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Friday, Dec. 14, 2012

'Ruby Sparks'

Every man's dream? Writing the perfect girl into their life


There comes a point in a woman's life when she feels her life is being written by someone else (a man, most likely) and instead of being in control, she's acting out a part solely to please him and live up to his expectations. It happens to the best of us. I'm guessing it even happened to actress Zoe Kazan ("It's Complicated," "Revolutionary Road") because she wrote a screenplay about this very theme, and cast herself in the starring role. "Ruby Sparks" is the enticing title, and Kazan has thrown herself into the titular character with a force that maybe reveals she had a real and very large axe to grind.

Ruby Sparks Rating: (3.5 out of 5)
★ ★ ★ ?
Ruby Sparks
Sparks fly: Zoe Kazan (right) is a male fantasy brought to life by struggling writer Paul Dano (Calvin Weir-Fields, left) in "Ruby Sparks." © 2012 Twentieth Century Fox

Director: Jonathan Dayton and Valerie Faris
Running time: 104 minutes
Language: English with Japanese subtitles
Opens Dec. 15, 2012
[See Japan Times movie listing]

"Ruby Sparks" takes classic male fantasy schmaltz and wallows in it. It's the sort of story a younger Woody Allen could have written (and he certainly explores the theme in "Stardust Memories") but Kazan's dialogue is more raw, bolder, and much less inclined to frills such as cultural references and running social commentary. The premise is simple: an author with a massive case of writer's block wills the girl of his dreams into existence. He then proceeds to plot her life and their entire relationship to his specifications. Hence, 26-year-old Ruby Sparks is deposited into this author's life. She can speak French, but was kicked out of high school for sleeping with her art teacher. She has the most adorable bangs. She's got the most enchanting curves. And she wears purple tights under a tight, red mini dress. Pure dream girl.

Allen would no doubt appreciate the few nods to 20th century literature; the scribe/protagonist Paul Dano (Calvin Weir-Fields) works on an old-fashioned manual typewriter and the film's husband-wife directorial team of Jonathan Dayton and Valerie Faris ("Little Miss Sunshine") deploy the nostalgic tap-tap sound of the keys and the whirring zing of the cartridge, to full advantage. Indeed, whatever else the Internet has given us, it's hard to envisage a real, live girl emerging from the inside of a laptop. A typewriter on the other hand, has a mysterious romanticism to it.

And Paul is not your standard budding writer hunched over his Macbook Air at Starbucks, no sir. He works from home (a huge, all-white apartment in Southern California) and he's already a genius. That is, he was deemed a genius when he came out with his first novel some years back and the world lauded him as the new J.D. Salinger. Now Paul can't seem to put words to paper, obsessing instead about the recent break-up with his ex-girlfriend Lia (Deborah Ann Woll) and why the heck he can't meet the girl, whoever she is. His therapist (Elliott Gould) advises him to get a dog, so he can take it for walks and meet new people. His brother Harry (Chris Messina) assures him, "You don't know jack about women."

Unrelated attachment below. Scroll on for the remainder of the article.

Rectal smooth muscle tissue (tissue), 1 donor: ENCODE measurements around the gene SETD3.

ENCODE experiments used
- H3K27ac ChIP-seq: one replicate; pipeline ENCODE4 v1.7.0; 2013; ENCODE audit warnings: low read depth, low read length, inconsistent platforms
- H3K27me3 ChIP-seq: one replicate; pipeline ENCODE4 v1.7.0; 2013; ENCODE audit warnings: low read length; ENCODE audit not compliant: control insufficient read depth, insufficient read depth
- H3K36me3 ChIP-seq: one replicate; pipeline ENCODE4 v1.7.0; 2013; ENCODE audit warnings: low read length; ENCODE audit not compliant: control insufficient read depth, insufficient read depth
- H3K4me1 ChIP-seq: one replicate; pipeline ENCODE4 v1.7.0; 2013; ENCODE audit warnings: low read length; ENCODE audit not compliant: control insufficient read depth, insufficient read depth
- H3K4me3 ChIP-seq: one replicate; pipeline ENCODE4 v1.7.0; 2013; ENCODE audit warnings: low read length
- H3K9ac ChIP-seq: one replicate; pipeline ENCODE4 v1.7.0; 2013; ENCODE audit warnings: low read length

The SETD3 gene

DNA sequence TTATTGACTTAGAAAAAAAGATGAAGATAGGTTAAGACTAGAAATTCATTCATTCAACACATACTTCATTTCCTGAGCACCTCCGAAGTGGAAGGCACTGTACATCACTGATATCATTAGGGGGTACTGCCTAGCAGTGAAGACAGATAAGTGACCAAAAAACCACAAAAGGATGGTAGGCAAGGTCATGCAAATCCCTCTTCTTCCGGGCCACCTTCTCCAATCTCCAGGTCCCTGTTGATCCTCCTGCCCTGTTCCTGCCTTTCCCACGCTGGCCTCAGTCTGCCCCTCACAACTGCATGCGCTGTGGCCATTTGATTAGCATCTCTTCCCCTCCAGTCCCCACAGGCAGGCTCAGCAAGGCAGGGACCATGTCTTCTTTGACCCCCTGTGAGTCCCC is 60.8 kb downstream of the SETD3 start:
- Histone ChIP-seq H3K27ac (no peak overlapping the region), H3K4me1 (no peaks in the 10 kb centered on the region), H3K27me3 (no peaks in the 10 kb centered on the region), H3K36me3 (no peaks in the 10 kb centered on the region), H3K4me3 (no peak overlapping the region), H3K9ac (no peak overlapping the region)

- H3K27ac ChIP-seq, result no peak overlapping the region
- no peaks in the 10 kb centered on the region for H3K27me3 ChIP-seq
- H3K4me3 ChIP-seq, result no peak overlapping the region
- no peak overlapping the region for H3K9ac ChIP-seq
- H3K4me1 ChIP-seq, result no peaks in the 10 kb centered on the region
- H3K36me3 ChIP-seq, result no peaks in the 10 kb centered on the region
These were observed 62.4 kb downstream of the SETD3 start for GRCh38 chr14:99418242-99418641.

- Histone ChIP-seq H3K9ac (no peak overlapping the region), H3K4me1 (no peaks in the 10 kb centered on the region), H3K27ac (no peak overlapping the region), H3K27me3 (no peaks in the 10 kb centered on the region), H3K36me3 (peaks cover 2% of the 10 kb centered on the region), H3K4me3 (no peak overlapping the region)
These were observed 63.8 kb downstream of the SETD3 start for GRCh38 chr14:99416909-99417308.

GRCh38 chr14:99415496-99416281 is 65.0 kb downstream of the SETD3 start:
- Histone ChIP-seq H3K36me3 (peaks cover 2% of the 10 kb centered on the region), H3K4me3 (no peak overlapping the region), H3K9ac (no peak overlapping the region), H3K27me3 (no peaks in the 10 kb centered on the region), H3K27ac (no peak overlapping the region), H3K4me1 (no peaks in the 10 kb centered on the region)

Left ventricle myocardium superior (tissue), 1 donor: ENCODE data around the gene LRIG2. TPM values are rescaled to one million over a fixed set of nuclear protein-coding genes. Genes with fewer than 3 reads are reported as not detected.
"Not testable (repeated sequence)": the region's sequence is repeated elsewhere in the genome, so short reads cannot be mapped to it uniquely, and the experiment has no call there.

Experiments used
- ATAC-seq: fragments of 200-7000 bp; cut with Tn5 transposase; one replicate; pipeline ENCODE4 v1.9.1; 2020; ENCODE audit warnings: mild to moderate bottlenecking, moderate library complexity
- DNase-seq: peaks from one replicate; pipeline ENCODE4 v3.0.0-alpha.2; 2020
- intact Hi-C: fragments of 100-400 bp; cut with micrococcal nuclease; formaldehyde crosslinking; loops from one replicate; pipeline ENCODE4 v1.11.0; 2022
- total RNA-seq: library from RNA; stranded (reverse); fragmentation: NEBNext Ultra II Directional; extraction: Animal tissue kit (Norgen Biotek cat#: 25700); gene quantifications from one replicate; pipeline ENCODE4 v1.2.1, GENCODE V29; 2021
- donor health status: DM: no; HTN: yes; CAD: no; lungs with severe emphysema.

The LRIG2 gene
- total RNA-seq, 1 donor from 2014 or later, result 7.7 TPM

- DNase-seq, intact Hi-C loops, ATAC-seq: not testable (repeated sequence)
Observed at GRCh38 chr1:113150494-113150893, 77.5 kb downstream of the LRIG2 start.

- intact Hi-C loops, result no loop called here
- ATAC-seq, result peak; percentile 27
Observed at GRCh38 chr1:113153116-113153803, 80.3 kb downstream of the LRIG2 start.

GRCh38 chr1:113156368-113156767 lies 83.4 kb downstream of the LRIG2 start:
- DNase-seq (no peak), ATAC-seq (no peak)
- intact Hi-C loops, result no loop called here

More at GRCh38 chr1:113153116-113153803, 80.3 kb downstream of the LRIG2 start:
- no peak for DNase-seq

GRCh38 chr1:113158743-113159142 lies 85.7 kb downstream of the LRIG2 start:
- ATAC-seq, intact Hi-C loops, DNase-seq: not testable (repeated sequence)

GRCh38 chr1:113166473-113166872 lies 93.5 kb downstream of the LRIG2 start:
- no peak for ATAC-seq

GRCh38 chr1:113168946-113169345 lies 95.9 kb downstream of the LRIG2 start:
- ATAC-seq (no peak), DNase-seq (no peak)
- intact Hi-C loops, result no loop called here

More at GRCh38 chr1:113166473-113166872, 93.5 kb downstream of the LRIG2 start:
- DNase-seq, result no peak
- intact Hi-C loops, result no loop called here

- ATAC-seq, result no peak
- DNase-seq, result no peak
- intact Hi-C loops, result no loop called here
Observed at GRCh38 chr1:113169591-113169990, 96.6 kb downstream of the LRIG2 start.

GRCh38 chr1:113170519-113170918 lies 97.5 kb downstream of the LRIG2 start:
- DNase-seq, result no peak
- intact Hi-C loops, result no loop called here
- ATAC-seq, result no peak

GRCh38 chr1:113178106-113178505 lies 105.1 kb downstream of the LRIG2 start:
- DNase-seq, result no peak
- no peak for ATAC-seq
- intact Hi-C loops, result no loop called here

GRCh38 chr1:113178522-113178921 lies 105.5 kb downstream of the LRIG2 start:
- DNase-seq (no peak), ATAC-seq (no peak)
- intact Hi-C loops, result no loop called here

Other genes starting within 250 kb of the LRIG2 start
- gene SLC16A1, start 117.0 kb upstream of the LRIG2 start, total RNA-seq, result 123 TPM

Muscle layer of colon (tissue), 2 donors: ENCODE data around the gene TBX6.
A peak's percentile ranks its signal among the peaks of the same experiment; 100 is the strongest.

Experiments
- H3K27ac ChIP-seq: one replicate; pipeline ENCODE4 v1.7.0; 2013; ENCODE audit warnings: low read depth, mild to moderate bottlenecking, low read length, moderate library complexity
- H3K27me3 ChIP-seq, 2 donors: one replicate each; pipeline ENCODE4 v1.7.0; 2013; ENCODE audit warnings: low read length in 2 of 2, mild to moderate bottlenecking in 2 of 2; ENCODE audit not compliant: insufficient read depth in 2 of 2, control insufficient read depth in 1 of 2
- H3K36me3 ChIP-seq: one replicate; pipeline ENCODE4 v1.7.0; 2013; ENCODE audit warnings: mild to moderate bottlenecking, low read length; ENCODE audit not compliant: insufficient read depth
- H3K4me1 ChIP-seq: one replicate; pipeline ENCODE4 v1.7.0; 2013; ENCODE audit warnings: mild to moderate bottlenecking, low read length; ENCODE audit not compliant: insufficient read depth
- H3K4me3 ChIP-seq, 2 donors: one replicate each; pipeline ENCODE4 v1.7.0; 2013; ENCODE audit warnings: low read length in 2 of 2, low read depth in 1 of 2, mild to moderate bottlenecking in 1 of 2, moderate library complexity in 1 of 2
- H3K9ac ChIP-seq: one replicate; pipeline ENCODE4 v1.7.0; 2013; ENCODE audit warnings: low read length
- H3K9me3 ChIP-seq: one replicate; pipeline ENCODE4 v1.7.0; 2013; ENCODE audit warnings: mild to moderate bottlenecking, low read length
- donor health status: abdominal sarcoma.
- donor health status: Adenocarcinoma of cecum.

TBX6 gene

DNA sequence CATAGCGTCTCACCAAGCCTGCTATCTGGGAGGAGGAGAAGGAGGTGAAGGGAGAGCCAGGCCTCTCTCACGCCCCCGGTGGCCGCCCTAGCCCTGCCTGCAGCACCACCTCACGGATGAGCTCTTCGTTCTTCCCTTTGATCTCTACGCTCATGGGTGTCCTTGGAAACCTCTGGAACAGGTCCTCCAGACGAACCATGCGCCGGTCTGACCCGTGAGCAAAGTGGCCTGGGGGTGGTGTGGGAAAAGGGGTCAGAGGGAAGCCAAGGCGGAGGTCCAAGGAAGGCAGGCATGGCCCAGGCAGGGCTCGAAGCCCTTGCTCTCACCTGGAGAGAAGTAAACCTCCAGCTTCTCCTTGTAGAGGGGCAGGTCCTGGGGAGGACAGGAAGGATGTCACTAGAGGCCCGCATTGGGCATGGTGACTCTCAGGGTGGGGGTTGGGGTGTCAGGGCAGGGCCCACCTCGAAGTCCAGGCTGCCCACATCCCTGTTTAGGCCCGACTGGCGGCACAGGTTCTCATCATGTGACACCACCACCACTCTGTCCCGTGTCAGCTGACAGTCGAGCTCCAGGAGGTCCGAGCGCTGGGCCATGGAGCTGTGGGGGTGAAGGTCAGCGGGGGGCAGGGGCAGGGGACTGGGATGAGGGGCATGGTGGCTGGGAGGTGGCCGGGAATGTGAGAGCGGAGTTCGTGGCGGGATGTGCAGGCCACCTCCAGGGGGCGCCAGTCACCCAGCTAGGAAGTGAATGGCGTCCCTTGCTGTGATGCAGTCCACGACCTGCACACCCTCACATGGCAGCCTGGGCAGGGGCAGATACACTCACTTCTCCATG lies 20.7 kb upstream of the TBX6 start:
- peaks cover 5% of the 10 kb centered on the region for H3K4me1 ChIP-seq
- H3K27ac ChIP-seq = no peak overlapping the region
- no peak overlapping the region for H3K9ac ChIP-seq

Probably so. But Paul knows what he wants in a woman, and that's a different concept altogether. He writes it all down, and for the first time in months he feels the thrill of applying thoughts to paper as the typewriter clacks away. Then one morning, he wakes up and sees Ruby in his kitchen, wearing one of his shirts and nothing else, making breakfast. The whole thing is a jaw-dropper for Paul and initially, he convinces himself that as a figment of his run-amuck imagination, Ruby is invisible to everyone else. He tests the theory in a cafe and lo and behold, not only can everyone see her, all the other men in the room are checking her out. Paul is ecstatic, and soon reports to Harry: "she loves giving blow jobs!"

"Ruby Sparks" seems like a perfect opportunity for some good old-fashioned irony, or a chance to blast away with sarcasm/accusations/spluttered indignation and such. After all, Ruby is a veritable, male fantasy come true. Guys, what's your definition of an adorable woman? She can cook, but can't pay the bills. She can roller blade, but is a lousy driver. And she's never in a bad mood and seems to have no outside interests other than making her boyfriend happy, or a better person, or a brilliant writer. I'm telling you, sometimes you just want to smack Paul's nose with a rolled-up magazine.

Paradoxically, it's this maddening discomfort that makes "Ruby Sparks" what it is. Feminists will be none too pleased certainly, but there's something to be said for tight mini dresses, drinking martinis through a straw, padding around in the kitchen in a man's shirt, making breakfast as his face melts in adoration. Maybe this cute-and-adorable stuff isn't all bad. For evidence, see Ruby in action. She sure beats self-help relationship blogs.



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